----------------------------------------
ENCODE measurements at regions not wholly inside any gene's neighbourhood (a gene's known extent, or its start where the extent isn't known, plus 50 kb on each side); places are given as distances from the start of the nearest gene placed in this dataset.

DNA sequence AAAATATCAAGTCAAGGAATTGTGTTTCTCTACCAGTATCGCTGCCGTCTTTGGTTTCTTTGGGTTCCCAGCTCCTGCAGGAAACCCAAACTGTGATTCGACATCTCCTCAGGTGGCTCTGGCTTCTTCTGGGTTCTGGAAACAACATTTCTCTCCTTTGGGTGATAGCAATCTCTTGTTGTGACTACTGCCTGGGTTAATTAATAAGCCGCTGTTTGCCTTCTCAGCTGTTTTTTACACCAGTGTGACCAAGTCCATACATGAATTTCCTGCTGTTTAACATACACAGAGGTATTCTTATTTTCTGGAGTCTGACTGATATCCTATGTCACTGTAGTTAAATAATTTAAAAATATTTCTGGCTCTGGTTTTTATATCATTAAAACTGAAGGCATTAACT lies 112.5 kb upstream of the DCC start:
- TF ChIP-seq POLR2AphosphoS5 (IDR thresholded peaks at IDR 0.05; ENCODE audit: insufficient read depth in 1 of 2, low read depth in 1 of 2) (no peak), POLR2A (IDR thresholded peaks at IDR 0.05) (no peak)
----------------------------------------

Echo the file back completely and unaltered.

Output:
ENCODE measurements at regions not wholly inside any gene's neighbourhood (a gene's known extent, or its start where the extent isn't known, plus 50 kb on each side); places are given as distances from the start of the nearest gene placed in this dataset.

DNA sequence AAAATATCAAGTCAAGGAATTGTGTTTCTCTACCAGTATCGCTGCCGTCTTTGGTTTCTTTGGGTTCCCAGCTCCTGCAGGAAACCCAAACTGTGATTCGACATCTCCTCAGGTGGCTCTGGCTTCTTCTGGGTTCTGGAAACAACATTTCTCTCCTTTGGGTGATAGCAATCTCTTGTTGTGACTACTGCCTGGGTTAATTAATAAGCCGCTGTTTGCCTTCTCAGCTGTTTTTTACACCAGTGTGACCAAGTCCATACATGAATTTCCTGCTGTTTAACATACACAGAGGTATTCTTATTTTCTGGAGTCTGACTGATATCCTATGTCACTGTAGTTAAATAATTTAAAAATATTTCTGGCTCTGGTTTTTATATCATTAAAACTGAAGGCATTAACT lies 112.5 kb upstream of the DCC start:
- TF ChIP-seq POLR2AphosphoS5 (IDR thresholded peaks at IDR 0.05; ENCODE audit: insufficient read depth in 1 of 2, low read depth in 1 of 2) (no peak), POLR2A (IDR thresholded peaks at IDR 0.05) (no peak)